Admiral, there be spoilers here!
Have you ever watched a poker tournament on TV…or even just flipped past one while channel surfing? (Do people even channel surf anymore?)
It’s a pretty good bet that you’ve probably seen at least a glimpse of a poker tournament. They’re actually kinda exciting! Every hand is different. Every bet could change the balance of power and the fortunes of any player at any time. The stakes can be high and the tension even higher. It’s no wonder that poker tournaments have found their way onto broadcast television.
But what about chess?
Chances are you’ve never seen a chess tournament broadcast on television…except maybe highlights of one on the news. And why would you? Chess isn’t exactly a thrill-a-second game (although it can be if you know what to look for, but most of us don’t). And unlike poker, where a game is made up of a series of hands that each reset gameplay, a chess game unfolds and develops veeeeeeery slowly and carefully. It’s not what you’d call riveting TV!
Since the very first season of TOS, Star Trek has embraced both the games of poker and chess—from Kirk’s corbomite bluffs to Spock’s 3D chess to the TNG crew’s regular poker nights. And of course, the first episode of STAR TREK: PICARD opens on a dream sequence poker game with Data.
I thought about these two games as I watched the second episode of Picard, “Maps and Legends.” After a very exciting teaser where we see and learn more about the First Contact Day synth massacre on Mars (they were hacked!), the episode very quickly puts on the brakes and doesn’t accelerate again for the rest of the 44-minute episode. It was pretty much all talk—although still dramatic and well-acted—for 37 straight minutes.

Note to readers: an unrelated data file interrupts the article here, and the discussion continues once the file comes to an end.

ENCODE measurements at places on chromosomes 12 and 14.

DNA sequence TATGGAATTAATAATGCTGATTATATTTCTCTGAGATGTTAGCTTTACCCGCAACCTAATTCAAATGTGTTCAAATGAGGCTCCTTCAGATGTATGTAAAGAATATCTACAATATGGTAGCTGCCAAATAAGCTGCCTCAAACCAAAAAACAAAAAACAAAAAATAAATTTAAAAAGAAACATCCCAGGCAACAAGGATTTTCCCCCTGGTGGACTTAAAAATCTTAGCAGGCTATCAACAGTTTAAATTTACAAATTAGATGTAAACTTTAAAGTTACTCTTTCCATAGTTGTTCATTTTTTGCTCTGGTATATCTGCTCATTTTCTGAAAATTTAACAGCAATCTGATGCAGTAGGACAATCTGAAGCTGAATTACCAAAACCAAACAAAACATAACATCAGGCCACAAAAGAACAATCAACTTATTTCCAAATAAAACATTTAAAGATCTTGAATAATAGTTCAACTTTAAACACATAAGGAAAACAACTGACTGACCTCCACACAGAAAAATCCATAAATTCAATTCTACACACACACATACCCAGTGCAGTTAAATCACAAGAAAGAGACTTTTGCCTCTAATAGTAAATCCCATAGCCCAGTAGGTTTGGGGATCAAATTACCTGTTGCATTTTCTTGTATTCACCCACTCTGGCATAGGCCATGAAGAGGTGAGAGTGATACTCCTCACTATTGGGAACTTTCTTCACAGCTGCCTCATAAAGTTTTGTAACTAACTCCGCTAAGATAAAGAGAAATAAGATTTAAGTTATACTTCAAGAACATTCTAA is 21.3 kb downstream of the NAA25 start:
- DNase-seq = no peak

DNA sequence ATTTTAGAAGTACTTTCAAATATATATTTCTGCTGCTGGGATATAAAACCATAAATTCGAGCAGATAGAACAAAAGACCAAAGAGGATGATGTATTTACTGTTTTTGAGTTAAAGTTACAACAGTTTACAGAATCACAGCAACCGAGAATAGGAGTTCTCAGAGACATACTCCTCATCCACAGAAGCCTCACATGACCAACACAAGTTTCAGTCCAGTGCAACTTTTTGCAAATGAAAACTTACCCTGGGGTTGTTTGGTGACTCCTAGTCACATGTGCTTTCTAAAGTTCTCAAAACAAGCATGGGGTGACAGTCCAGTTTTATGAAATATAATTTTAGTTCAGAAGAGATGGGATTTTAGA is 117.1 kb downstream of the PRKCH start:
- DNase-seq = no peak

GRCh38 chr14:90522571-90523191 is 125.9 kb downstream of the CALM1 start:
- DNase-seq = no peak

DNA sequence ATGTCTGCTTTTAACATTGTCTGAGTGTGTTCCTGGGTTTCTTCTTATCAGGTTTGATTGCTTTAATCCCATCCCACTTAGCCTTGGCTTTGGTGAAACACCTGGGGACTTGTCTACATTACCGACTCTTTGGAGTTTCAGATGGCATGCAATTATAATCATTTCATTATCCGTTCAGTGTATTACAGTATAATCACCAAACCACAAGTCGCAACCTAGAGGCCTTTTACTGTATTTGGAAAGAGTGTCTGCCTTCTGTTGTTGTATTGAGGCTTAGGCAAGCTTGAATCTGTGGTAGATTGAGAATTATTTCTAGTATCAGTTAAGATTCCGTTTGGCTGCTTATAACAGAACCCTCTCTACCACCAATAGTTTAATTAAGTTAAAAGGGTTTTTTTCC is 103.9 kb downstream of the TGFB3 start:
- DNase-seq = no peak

This seemed odd to me as a viewer.
The friend I watched with said he definitely didn’t like the second episode as much as the first. The first, he opined, had a message, a theme, of growing older, of looking for purpose in one’s twilight years, of seeing the world change into something your idealistic self wouldn’t recognize nor approve of. But what was the message of the second episode? There wasn’t one that he could see, just scene after scene of mostly exposition.
It wasn’t that either of us didn’t like the episode. We just didn’t like it as much as the first one. And initially, I didn’t understand why. But now I do…